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IMO (in my opinion)

I think that Alma 41: 8 should be cross referenced with D&C 130: 7.
 
The footnote at Alma 41: 10b should also include Deuteronomy 32: 8-9.

Wo, wo, wo

Enoch’s powerful testimony to his condemned contemporaries included this question:  “why counsel ye yourselves , and deny the God of heaven.”  (Moses 6: 43.)  Men in that day preferred to have the counsel of men instead of the word of God, from God.
 
Nephi spoke of the “Zion” of our time and said: “Wo be unto him that hearkeneth unto the precepts of men, and denieth the power of God, and the gift of the Holy Ghost.”  (2 Ne. 28: 26.)
 
Now having one “wo” pronounced upon a people is a warning of condemnation in this life.  Their ways do not prosper and they suffer setbacks because they listen to the precepts of men.  They fall back.  More concerning is when three “wo’s” are pronounced upon a people.  The connotation being a  condemnation which will last beyond this life and into eternity.  So I take the following statement with some considerable seriousness:
 
“[T]hey have all gone astray save it be a few, who are the humble followers of Christ; nevertheless, they are led, that in many instances they do err because they are taught by the precepts of men.  O the wise, and the learned, and the rich, that are puffed up in the pride of their hearts, and all those who preach false doctrines, and all those who commit whoredoms, and pervert the right way of the Lord, wo, wo, wo be unto them, saith the Lord God Almighty, for they shall be thrust down to hell.”  (2 Ne. 28: 14-15.)  Three “wo’s” pronounced and three names of God used to make that warning.  False doctrines and whoredoms are an equivalent in this passage.  That is, you are “whoring” after other false gods, and betraying the true Lord God Almighty, when you preach false doctrines which assure you, in your pride, that you are safe, elect, chosen and better than others.  Such teachers are condemned three-fold. 
 
What an interesting problem we have in front of us.  No-one can trust in any man or men.  All of us are required to hear God’s voice, and follow Him.

Angels

There is a system by which men learn the mysteries of heaven and are saved.  That system is set out in Alma 12: 29-30
 
-First, angels are sent to prepare men/women.
-Second, they are allowed to behold the Lord’s glory.
-Then they converse with the Lord, at which point they are taught the things which have been prepared from the foundation of the earth for their salvation.
-All of which is driven by the man/woman’s faith, repentance and holy works.
This is in keeping with Joseph Smith’s revelation about those chosen to become a member of the Church of the Firstborn.  They are chosen by the holy angels to whom the keys of this power belong.  (D&C 77: 11.)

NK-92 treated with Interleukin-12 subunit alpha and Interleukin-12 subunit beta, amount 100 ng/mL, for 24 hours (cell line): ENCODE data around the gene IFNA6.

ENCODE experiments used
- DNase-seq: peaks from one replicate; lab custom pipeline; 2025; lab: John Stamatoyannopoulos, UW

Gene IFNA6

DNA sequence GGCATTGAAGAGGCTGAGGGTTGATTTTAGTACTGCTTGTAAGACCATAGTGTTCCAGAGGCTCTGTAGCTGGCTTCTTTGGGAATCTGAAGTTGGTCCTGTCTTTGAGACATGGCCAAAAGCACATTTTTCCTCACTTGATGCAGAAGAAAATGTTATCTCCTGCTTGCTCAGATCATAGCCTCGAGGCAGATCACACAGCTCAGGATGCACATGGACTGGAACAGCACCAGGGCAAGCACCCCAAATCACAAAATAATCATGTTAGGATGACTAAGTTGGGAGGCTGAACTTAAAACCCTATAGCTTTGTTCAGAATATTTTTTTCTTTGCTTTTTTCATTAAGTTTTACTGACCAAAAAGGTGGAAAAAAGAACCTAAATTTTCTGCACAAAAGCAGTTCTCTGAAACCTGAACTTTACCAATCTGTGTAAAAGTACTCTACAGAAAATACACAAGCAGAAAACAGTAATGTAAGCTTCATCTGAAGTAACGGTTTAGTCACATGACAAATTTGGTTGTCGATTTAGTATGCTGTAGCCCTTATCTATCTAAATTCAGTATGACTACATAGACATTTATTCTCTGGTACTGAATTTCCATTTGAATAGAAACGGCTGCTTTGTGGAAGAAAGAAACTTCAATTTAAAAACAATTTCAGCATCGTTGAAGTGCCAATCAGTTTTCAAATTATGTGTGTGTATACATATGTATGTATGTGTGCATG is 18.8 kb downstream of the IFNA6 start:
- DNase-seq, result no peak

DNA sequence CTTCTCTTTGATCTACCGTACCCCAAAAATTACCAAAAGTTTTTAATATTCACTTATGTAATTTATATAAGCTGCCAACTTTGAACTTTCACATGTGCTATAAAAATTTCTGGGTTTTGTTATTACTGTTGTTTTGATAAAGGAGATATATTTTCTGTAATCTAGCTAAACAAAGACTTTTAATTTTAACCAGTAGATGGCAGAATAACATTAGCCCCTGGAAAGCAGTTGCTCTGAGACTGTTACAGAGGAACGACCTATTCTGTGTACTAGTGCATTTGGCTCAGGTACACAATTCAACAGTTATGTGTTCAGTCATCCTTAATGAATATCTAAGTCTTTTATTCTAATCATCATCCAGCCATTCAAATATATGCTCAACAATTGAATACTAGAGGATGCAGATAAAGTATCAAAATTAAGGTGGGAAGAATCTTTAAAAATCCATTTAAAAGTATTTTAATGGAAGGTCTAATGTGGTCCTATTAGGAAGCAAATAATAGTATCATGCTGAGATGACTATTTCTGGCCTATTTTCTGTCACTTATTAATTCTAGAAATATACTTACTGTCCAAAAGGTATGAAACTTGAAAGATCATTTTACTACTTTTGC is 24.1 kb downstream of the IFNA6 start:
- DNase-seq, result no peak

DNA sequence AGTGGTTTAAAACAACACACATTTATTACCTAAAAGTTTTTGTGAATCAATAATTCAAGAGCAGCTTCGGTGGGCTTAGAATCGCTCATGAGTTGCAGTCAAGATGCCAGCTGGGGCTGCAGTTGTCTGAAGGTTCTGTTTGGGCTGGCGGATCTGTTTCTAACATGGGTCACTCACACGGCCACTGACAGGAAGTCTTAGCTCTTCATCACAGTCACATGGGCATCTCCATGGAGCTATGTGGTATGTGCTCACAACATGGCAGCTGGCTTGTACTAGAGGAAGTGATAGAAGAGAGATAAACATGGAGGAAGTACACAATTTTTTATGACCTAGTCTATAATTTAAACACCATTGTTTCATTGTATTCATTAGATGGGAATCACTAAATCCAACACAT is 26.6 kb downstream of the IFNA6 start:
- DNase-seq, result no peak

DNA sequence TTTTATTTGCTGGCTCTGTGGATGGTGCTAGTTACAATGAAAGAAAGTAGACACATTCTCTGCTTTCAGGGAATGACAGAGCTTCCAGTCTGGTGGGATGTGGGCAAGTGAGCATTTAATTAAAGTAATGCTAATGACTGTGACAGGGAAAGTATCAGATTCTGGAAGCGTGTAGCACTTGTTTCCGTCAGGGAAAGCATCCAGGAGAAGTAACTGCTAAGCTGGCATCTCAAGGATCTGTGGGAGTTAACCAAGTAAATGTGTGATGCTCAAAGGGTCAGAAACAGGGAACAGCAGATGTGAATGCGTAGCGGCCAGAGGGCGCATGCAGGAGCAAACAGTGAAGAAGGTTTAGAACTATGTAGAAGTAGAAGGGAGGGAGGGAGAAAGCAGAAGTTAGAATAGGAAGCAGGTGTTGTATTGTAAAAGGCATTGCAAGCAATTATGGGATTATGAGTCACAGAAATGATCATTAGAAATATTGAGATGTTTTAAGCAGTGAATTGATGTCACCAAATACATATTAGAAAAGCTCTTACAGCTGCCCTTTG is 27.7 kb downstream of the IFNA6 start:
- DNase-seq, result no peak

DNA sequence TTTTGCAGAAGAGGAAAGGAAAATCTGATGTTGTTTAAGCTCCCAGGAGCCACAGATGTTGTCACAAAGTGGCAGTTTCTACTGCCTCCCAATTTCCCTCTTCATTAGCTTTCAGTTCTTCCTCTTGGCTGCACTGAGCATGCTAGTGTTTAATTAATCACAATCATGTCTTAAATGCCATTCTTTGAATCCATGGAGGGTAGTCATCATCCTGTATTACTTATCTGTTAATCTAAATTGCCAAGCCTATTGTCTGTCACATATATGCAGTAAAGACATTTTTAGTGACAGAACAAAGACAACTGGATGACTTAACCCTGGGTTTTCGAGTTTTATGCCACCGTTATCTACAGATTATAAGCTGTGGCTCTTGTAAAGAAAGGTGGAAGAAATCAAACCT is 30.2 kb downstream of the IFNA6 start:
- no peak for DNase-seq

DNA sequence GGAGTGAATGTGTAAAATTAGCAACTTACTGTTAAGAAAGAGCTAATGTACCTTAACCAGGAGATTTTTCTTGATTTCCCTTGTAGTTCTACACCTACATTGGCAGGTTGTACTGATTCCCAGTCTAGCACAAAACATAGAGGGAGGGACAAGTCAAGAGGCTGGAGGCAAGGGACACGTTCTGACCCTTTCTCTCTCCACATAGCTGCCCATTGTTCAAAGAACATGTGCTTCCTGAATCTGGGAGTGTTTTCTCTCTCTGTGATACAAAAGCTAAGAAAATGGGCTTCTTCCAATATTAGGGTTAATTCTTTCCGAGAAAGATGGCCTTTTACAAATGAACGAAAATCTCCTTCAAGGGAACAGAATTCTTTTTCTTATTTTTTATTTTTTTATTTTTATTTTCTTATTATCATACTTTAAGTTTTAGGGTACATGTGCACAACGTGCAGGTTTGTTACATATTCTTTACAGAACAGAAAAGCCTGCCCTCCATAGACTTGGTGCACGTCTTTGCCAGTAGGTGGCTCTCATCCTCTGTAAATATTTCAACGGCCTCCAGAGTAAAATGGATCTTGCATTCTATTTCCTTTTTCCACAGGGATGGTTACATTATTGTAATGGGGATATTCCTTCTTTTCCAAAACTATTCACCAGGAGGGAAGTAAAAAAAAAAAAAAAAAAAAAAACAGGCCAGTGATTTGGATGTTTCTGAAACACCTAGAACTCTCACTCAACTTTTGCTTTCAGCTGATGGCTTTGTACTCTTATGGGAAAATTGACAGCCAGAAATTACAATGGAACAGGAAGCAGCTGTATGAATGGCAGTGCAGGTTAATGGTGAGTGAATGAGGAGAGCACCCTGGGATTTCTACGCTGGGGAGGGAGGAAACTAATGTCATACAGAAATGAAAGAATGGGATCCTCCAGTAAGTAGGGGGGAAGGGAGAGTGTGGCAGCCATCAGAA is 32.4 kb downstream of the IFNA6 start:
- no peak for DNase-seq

If this isn’t happening, then faith does not exist on the earth any longer.  (Moroni 7: 37.)
 
Ministering angels are an indispensable part of the Gospel of Jesus Christ.  That is why those keys were restored so early on in this dispensation, and are so widely disseminated into the Church membership. (See D&C 13 and D&C 107: 20.)

You just never know

Went to baseball practice this morning.  My youngest daughter plays on a boy’s team (she’s the only girl).  Today in a scrimmage she was the only one to hit a double. 

Institutional charisma

There was an article in the Church News about a symposium at BYU dealing with the “Organization and Administration of the LDS Church.”  The article can be found here: http://www.ldschurchnews.com/articles/58903/Symposium-deals-with-the-institution-of-the-Church.html. The article mentions a paper delivered by Professor Bushman titled “Joseph Smith and the Routinization of Charisma.”  Among other things, Professor Bushman asserts the church’s “genius can be largely explained in the fact that the expectation of divine revelation has been built into the very administrative structure and offices of the Church, an expectation attributable to the Prophet himself.”  This is what he asserted also in Rough Stone Rolling.

From the two thousand year example of the Roman Catholic Church, I fear presumptions like these.  There is a profound difference between actual revelation and an “expectation of divine revelation … built into the very administrative structure and offices of the Church.”  He uses comments from Joseph Smith to support the assertion, while ignoring the revelation in Section 121 cautioning that while many may be called, few are chosen.  He ignores the revelation that it is the nature and disposition of almost all men, as soon as they get a little authority as they suppose they begin to immediately exercise unrighteous dominion.  Without confirming revelation given to every member of the Church, as a constant check on abuse, the destiny of Mormonism will be a repeat of the history of Catholicism.  A Holy American Empire will replace the Holy Roman Empire, both of which have or will resort to blood and horror as the means to reign over mankind.  The bedrock of the Gospel is the testimony of Jesus.  The testimony of Jesus is the spirit of prophecy. (Rev. 19:10.)   That is the charisma the scriptures tell us to trust.

There is absolutely no historical precedent we can point to which confirms that charisma can be safely institutionalized.  There are an abundance of examples, however, of men abusing religion to gain control over others to satisfy their pride, to exercise control and dominion over others, and to gratify their vain ambition.  The only check against this are the individual testimonies of the few, humble followers of Christ.  Nevertheless, we are told that in our day even they are going to be led into error oftentimes by those who teach them the precepts of men.  (2 Ne. 28: 14.)